Corey Auerswald

Yes, south Mississippians are defined in many ways, but if I have to pick one word to do that I go back to grit. As we’ve learned the journey to the top is not a straight and smooth path. But if that is the case, it is also true that no one gets back up as frequently as USM and south Mississippi does—that’s the thing about grit as a defining quality. And like Corey Auerswald, you don’t quit. You don’t complain. You get back up. You press forward. And eventually, you win.

Jim Coll

The World Championships, Miss America and The Emmys: Big Days Approaching for USM Alumni

Several Southern Miss alumni will compete on the world’s biggest stages over the next 4-5 weeks.

This week, Tori Bowie, the United States champion in the 100-meter dash is among the favorites at the World Championships in Beijing, China. The finals of that event are scheduled for Sunday, August 23. Tori, who was a two-time NCAA long jump champion at Southern Miss, may also compete in the 4 x 100-meter relay.

On Sept. 13, Miss Mississippi Hannah Roberts will compete in the Miss America Pageant. Hannah was an Honors College student who graduated with a biochemistry degree in May, and has been accepted to UMC. Among Hannah’s many honors was a Goldwater Scholarship—a national award honoring the next generation of great research scientists. She was one of only three Mississippians to win the award in 2013.

Finally, a National Geographic documentary based on a book by Dr. Andrew Wiest has been nominated for an Emmy Award. Dr. Wiest is not only an alumnus but also a founding director of the University’s Dale Center for the Study of War of Society. His book “Boys of ‘67” that centers on a company in the Vietnam War, was the inspiration for the documentary “Brothers in War.” The Emmy for best documentary will be awarded on Sept. 28.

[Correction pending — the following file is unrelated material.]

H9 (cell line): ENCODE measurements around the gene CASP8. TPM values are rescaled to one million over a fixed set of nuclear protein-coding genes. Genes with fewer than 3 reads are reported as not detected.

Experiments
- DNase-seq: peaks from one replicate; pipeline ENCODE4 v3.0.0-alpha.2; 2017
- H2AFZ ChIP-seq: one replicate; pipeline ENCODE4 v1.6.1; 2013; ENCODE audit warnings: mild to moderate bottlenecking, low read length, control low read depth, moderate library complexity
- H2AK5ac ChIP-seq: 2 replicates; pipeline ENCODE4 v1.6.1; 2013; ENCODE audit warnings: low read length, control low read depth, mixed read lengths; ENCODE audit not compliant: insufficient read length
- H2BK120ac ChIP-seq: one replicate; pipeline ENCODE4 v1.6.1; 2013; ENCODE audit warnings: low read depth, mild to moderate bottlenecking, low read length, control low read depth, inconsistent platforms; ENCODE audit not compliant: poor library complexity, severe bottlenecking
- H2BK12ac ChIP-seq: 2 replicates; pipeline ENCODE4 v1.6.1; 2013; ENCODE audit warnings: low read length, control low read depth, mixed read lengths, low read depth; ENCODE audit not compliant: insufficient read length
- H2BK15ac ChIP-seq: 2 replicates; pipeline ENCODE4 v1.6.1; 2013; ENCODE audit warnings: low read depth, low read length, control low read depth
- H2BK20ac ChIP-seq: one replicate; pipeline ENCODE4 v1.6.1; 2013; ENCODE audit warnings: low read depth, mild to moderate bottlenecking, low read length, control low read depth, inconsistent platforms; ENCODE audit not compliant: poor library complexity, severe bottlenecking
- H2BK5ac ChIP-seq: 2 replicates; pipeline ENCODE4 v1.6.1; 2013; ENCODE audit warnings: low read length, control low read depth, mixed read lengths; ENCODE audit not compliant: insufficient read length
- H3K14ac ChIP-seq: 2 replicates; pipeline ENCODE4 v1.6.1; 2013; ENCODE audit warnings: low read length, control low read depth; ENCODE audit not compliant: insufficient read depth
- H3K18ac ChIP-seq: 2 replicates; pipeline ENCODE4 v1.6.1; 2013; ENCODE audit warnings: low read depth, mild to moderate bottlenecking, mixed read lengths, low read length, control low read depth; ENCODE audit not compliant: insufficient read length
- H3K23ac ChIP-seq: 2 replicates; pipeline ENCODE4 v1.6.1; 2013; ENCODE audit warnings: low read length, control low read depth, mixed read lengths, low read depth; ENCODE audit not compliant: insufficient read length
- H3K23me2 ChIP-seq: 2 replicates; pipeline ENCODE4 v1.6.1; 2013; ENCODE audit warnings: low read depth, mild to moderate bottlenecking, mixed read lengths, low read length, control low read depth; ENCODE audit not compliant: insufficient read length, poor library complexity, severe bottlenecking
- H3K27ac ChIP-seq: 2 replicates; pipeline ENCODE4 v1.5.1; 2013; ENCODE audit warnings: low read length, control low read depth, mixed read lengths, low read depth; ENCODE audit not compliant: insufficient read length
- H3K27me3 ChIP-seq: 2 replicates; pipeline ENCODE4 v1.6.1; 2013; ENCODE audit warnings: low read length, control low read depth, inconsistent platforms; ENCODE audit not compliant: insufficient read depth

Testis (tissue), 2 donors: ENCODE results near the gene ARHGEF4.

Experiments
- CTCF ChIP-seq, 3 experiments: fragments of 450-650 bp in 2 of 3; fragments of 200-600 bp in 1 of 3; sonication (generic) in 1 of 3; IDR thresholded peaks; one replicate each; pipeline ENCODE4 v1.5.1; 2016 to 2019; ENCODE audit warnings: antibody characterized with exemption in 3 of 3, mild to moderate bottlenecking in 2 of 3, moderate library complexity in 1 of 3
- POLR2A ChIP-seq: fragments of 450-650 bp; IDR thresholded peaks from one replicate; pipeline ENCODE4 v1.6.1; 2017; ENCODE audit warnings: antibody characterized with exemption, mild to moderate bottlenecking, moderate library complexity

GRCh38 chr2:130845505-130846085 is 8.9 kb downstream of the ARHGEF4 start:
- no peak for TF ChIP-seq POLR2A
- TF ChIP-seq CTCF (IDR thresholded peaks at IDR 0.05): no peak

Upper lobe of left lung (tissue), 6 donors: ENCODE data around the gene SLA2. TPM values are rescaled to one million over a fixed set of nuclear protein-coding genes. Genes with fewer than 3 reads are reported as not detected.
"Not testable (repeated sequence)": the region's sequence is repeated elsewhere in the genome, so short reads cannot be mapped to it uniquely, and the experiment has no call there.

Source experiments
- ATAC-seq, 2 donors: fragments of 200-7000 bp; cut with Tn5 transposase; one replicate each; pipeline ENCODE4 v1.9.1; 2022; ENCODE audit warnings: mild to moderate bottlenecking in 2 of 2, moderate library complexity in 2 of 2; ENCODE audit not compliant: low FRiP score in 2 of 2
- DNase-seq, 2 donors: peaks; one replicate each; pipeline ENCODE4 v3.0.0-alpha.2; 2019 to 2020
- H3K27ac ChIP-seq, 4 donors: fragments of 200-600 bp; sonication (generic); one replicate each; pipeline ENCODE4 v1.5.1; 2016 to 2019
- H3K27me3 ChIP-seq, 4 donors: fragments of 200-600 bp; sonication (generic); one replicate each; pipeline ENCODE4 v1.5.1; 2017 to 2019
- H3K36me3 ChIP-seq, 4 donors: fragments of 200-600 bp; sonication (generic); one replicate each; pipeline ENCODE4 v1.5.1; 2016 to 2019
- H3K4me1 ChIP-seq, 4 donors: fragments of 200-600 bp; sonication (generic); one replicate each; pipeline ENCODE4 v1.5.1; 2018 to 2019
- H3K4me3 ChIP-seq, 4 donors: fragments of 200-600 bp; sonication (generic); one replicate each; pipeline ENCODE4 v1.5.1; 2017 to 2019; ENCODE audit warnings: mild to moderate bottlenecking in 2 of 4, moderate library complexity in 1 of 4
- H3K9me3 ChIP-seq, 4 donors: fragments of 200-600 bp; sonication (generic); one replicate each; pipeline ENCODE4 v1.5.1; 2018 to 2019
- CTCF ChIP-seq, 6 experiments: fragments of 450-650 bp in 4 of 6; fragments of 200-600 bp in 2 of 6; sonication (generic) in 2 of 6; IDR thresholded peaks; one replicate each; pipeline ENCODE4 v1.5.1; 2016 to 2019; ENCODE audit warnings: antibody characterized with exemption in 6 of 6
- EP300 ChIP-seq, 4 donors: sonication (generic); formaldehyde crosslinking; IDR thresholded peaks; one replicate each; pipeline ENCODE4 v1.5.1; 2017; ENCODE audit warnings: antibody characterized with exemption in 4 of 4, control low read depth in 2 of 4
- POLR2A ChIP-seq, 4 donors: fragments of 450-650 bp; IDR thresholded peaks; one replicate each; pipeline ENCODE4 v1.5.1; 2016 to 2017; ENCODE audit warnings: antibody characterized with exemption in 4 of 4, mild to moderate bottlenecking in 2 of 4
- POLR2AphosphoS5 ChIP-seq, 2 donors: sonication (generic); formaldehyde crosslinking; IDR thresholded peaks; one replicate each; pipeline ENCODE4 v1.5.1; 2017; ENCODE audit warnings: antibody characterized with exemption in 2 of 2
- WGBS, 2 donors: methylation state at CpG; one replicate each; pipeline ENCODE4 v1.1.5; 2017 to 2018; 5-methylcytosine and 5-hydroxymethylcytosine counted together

Of course, we also hope that in late September, Major League Baseball’s Minnesota Twins will be making a run for the postseason as well. Alumnus and MLB All-Star Brian Dozier leads the Twins and was a key member of the Southern Miss 2009 College World Series team.

Jim Coll

Top Stories – July 2015

It’s been a great month for several Southern Miss alumni; you’ll get a chance to see them on some big stages very soon. Below is some information about their accomplishments and more top University of Southern Mississippi stories from recent weeks.

Southern Miss Alumni on Big Stages

Southern Miss alumni continue to have the opportunity to excel on some of the world’s biggest stages. On Tuesday, Minnesota Twins second baseman, Brian Dozier, will appear in the Major League Baseball All-Star Game in Cincinnati. Brian led the Southern Miss baseball team to the 2009 College World Series. On August 23, Tori Bowie will lead the U.S. team in the opening heats of the 100-meter dash at the Track and Field World Championships in China. Tori was a two-time NCAA long jump champion for Southern Miss and is currently the fastest woman in the United States. And on September 13, Hannah Roberts will represent Mississippi in the Miss America Pageant. Hannah is a May 2015 graduate, a national Goldwater Scholar and headed to medical school at UMMC next year.